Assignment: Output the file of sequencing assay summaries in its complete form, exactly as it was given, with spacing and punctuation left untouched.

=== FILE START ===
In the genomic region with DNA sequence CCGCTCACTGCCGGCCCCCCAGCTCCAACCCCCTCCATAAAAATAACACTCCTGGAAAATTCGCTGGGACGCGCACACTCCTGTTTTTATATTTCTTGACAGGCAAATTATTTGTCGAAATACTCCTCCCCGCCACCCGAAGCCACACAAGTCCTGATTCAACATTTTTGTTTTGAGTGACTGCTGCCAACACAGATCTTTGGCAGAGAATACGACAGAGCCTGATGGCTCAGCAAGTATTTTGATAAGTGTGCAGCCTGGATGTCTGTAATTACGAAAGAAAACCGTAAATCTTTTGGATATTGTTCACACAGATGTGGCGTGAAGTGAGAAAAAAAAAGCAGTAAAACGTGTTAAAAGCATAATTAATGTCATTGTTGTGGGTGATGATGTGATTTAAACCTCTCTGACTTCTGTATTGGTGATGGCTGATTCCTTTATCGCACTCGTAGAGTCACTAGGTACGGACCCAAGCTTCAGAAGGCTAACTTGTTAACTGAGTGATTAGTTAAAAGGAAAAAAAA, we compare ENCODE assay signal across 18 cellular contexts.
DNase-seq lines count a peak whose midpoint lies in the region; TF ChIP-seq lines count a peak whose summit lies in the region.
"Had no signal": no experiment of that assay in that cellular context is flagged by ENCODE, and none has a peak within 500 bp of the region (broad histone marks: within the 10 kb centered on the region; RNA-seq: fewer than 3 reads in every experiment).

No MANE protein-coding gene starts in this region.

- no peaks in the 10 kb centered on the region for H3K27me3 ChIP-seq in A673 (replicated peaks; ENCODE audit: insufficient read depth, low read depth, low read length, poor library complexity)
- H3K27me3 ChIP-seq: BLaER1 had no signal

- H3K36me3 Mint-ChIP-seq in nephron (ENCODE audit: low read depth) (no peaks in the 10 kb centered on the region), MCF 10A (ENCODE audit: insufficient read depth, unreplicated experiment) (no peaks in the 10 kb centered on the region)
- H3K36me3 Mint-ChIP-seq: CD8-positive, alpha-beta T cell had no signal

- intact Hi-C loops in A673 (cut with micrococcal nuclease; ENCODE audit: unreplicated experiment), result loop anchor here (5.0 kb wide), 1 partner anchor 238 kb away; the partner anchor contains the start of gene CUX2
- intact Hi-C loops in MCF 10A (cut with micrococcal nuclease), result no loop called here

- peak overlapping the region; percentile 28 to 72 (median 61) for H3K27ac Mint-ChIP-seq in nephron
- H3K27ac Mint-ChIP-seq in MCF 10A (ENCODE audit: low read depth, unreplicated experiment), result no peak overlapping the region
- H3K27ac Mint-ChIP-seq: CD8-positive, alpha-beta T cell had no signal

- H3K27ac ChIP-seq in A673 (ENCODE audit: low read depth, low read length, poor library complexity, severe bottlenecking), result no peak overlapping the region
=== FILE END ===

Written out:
In the genomic region with DNA sequence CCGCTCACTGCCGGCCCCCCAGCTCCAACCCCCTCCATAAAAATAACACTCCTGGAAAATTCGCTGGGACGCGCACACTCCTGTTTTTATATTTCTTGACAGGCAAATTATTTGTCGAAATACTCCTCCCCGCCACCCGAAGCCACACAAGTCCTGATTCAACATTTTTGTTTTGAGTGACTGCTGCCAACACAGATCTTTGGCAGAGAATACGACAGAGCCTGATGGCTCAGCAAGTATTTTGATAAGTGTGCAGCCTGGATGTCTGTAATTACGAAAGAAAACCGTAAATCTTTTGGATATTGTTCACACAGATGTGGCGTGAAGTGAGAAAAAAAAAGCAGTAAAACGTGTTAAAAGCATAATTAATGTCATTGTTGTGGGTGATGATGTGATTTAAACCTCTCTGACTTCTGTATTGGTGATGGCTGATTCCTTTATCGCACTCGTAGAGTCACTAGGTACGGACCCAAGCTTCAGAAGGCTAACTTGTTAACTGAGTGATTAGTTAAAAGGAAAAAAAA, we compare ENCODE assay signal across 18 cellular contexts.
DNase-seq lines count a peak whose midpoint lies in the region; TF ChIP-seq lines count a peak whose summit lies in the region.
"Had no signal": no experiment of that assay in that cellular context is flagged by ENCODE, and none has a peak within 500 bp of the region (broad histone marks: within the 10 kb centered on the region; RNA-seq: fewer than 3 reads in every experiment).

No MANE protein-coding gene starts in this region.

- no peaks in the 10 kb centered on the region for H3K27me3 ChIP-seq in A673 (replicated peaks; ENCODE audit: insufficient read depth, low read depth, low read length, poor library complexity)
- H3K27me3 ChIP-seq: BLaER1 had no signal

- H3K36me3 Mint-ChIP-seq in nephron (ENCODE audit: low read depth) (no peaks in the 10 kb centered on the region), MCF 10A (ENCODE audit: insufficient read depth, unreplicated experiment) (no peaks in the 10 kb centered on the region)
- H3K36me3 Mint-ChIP-seq: CD8-positive, alpha-beta T cell had no signal

- intact Hi-C loops in A673 (cut with micrococcal nuclease; ENCODE audit: unreplicated experiment), result loop anchor here (5.0 kb wide), 1 partner anchor 238 kb away; the partner anchor contains the start of gene CUX2
- intact Hi-C loops in MCF 10A (cut with micrococcal nuclease), result no loop called here

- peak overlapping the region; percentile 28 to 72 (median 61) for H3K27ac Mint-ChIP-seq in nephron
- H3K27ac Mint-ChIP-seq in MCF 10A (ENCODE audit: low read depth, unreplicated experiment), result no peak overlapping the region
- H3K27ac Mint-ChIP-seq: CD8-positive, alpha-beta T cell had no signal

- H3K27ac ChIP-seq in A673 (ENCODE audit: low read depth, low read length, poor library complexity, severe bottlenecking), result no peak overlapping the region